“The moment one definitely commits oneself, then providence moves too. All sorts of things occur to help one that would never otherwise have occurred… Unforeseen incidents, meetings, and material assistance, which no man could have dreamed would have come his way.” ― Johann Wolfgang von Goethe

What is commitment? My son refers to it as the “freedom from having to make choices.’ But I find that to be an ambiguous answer.

I used to wonder how I managed to get myself into some of the pickles I found myself in. Sometimes it seemed like the entire universe, or maybe just people who I knew were dedicated to putting me into difficult situations. I lived like that for years, frustrated that life had dealt me a bad hand.

I didn’t have any idea that I had been responsible for the spot I found myself in. I couldn’t link the cause as my own doing, even in the direst of circumstances.

It’s only now that I dare admit there was a certain undefinable pleasure in telling someone my story; in getting their sympathy for my misfortune.

It seems sick as I look back on it, that for the momentary relief of acknowledgment from another person, I would allow myself to wallow in the mire of victimhood, blaming anything or anyone – as long as it wasn’t me. Even more sad was that if I did get someone to help me carry the weight of my story, that I would have been feeding an unconscious commitment in another person. The best I could hope for would be to draw someone into my own mire!

Now I know that I engineered the succession of incidents that were really nothing more than a subconscious desire to remain the victim. That’s dangerous, a state of such non-awareness that justifies making a victim of other people, all the while blaming someone else. It’s an addiction that hurts everyone, encouraging them to fall into the same traps. Misery loves company. That’s why they say the victim hurts, and hurts, and hurts…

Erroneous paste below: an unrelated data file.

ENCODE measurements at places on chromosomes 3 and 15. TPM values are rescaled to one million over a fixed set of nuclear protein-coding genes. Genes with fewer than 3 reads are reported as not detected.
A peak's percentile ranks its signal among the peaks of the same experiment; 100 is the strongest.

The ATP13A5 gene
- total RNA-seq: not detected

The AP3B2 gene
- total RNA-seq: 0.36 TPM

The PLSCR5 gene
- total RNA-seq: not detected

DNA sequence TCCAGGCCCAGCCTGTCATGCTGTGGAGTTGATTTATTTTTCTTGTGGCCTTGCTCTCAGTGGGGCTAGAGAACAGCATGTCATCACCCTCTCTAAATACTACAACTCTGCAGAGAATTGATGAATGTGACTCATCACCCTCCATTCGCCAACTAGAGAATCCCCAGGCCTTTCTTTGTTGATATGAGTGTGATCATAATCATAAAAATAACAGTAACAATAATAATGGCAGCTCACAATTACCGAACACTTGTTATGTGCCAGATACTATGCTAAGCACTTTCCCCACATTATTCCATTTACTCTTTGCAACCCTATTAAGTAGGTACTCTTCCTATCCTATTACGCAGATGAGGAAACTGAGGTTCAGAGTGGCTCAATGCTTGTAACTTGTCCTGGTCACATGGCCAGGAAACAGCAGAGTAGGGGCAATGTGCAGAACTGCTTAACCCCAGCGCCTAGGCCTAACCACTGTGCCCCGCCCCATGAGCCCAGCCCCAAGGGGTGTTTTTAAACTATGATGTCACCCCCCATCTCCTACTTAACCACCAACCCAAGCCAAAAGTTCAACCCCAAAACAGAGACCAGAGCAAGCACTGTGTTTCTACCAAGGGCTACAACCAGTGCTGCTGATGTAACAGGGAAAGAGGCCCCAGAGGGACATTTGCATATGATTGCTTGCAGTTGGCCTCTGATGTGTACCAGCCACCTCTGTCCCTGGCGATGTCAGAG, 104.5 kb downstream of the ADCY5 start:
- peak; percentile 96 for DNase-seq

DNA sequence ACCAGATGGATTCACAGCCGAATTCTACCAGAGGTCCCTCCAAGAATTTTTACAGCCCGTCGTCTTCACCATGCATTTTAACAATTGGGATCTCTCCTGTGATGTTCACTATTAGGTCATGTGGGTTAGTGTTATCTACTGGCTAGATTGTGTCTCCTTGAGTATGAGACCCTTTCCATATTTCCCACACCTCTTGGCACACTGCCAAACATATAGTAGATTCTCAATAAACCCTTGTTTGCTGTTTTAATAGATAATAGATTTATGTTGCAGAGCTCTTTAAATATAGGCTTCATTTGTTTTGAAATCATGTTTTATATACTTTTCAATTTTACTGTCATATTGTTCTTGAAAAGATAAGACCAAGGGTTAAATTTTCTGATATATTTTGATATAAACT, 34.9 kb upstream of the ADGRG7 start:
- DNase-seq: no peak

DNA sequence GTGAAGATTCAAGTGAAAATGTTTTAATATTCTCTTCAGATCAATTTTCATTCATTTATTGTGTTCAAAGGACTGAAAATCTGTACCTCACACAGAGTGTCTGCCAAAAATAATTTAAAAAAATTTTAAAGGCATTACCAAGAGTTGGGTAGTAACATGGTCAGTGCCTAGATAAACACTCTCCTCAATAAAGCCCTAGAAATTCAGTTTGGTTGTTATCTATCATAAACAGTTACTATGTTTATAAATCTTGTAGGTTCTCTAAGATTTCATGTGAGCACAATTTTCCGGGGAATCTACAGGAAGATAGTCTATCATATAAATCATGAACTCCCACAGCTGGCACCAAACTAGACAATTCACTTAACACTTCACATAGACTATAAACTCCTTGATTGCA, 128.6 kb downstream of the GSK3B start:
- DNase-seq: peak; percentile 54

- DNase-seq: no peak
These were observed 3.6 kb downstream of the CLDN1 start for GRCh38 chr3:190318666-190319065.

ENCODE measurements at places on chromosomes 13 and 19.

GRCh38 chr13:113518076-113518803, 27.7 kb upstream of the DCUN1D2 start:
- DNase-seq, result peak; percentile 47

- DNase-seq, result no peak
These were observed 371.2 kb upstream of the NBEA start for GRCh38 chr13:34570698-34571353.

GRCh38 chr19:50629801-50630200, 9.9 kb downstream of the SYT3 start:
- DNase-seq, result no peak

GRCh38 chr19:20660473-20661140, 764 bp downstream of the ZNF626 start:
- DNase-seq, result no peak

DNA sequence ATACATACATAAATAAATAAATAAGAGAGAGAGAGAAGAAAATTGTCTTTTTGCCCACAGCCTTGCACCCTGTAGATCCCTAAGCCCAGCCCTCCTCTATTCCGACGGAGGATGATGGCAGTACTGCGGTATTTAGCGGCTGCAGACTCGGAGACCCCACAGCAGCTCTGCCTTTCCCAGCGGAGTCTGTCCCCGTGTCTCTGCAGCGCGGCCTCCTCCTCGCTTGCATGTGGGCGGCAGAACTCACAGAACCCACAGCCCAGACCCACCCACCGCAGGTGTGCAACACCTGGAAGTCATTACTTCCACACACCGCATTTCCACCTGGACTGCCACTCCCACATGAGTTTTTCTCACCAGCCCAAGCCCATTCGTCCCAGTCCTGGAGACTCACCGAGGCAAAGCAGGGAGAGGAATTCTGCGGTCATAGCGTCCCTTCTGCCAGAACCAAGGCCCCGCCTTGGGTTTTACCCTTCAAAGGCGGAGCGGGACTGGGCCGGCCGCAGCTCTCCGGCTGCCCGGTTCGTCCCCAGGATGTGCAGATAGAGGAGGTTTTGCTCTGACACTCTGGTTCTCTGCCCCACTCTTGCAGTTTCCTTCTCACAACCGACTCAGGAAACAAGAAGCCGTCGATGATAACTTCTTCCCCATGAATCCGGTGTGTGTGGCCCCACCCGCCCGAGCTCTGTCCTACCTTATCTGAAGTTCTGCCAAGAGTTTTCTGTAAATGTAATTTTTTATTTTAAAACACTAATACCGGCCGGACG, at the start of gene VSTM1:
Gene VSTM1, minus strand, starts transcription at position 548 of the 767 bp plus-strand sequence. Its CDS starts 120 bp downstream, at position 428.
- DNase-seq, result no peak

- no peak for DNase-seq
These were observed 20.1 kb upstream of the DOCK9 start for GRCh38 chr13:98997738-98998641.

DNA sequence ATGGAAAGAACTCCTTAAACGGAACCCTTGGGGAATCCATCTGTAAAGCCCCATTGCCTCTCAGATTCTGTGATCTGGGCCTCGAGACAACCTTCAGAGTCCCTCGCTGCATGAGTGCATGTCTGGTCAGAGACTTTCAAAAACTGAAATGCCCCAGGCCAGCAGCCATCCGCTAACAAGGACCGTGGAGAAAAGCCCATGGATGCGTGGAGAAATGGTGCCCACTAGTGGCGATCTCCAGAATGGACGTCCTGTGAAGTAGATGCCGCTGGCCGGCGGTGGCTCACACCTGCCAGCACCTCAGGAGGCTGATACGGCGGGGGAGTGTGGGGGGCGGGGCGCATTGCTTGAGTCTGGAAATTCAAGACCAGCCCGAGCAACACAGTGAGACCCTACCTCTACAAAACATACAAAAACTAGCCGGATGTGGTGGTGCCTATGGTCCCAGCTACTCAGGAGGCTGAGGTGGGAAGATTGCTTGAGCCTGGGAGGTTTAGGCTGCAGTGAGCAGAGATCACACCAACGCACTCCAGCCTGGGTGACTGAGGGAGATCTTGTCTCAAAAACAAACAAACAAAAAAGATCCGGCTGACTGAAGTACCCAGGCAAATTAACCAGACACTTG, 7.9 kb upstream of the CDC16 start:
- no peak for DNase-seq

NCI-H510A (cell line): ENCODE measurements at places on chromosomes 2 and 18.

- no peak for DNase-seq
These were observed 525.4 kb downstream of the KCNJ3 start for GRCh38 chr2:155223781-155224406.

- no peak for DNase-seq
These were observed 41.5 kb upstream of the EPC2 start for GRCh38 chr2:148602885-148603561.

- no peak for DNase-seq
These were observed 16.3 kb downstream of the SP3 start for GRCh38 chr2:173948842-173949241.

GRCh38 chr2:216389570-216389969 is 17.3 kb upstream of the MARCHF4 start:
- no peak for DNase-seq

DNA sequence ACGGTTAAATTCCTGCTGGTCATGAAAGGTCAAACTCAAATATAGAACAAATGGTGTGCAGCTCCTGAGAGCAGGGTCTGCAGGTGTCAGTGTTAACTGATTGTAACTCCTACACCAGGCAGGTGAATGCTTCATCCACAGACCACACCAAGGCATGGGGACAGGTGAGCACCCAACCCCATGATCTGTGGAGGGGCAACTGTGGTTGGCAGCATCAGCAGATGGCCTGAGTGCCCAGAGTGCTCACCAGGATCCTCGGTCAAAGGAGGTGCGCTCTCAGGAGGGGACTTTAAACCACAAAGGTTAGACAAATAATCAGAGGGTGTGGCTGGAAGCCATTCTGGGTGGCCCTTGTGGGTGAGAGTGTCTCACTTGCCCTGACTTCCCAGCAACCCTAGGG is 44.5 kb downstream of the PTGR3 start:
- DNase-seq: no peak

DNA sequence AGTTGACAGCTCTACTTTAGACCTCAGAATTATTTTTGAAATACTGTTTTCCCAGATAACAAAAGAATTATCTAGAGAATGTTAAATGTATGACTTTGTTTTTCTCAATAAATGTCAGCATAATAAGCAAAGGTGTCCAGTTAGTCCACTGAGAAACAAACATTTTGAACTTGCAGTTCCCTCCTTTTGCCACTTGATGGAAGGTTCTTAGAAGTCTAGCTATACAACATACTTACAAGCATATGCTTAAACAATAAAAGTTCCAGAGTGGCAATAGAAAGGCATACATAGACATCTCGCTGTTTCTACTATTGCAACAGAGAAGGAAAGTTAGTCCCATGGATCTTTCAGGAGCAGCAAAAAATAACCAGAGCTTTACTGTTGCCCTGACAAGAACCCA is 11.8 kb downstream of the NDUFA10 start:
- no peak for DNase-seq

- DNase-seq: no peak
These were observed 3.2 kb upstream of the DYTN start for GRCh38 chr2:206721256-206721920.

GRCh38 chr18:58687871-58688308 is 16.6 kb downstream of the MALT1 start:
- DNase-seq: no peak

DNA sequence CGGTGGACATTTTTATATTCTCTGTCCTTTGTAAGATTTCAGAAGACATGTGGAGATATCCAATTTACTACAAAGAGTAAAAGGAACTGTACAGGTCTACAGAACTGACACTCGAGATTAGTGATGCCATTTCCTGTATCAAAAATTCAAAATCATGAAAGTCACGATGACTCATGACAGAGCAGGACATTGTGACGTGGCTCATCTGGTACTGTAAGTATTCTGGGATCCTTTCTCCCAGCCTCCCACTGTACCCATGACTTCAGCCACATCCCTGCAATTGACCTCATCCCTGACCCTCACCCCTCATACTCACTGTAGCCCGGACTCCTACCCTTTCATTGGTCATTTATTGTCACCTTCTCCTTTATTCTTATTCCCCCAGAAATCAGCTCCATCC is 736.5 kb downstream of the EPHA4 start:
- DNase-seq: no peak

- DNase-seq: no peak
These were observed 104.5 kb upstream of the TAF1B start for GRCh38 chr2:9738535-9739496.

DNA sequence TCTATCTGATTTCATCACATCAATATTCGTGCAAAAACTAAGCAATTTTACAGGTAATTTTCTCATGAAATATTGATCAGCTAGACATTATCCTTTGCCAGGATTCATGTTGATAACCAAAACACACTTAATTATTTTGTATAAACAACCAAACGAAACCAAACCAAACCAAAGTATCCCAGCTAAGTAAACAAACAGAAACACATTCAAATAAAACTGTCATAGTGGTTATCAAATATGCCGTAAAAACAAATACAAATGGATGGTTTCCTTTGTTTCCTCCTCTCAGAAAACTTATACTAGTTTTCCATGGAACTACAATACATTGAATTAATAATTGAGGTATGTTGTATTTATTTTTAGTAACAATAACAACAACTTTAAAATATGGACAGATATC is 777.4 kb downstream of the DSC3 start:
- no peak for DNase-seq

A victim lives in perpetual lament, a ‘shouda woulda coulda’ existence that suffocates opportunity, gratitude and grace.

Understanding that everything that happens in our life is the result of a series of choices changes everything. Because commitment isn’t something we have to brace ourselves for. It’s not necessarily about strong backbones, discipline, or stiff upper lips. Commitment is making a choice, and we are doing it much more often than we realize – every moment we are committing to something, and that something usually occurs. It is of utmost importance that we make these choices consciously.

We are wonderfully creative beings. Why give that power away by being at the effect of circumstance? As soon as we accept responsibility for our state of being, we empower ourselves to make fresh choices for change.

What if we rewrite the story that exists in our minds about commitment, and see it as an opportunity instead of an ominous burden?

Here’s an example: A pilot is flying a plane from New York to San Francisco, and once he has taken off he sets the auto-pilot. The auto-pilot will make several thousand adjustments to the course, whenever there is a wind change or atmospheric change. Each of these adjustments is a correction, an automatic ‘choice’ that will get that plane exactly where it needs to go, some 3000 miles away.

If we consider that making a fresh commitment is adjusting our course, maybe we can be less desperate. Each time we find we are not directed towards what we want, or what is best, we have the opportunity to make a choice.

Above I spoke of victimhood, and there are times that we really are victims. It’s not helpful to tell myself that I made a perfect series of choices to get hit by a bus! But legitimate victimhood aside, we can always make corrections to our course. With choice and practice we can see life happening for us and not to us, and we will be much closer to happiness if we do.

Next time you find yourself telling a story that is not about facts, but about how you are suffering, perhaps you can ask yourself a question.

“What choice did I make to get in this position? And what choice can I make now that changes it?”

Wishing you an empowered week ahead,
Anthony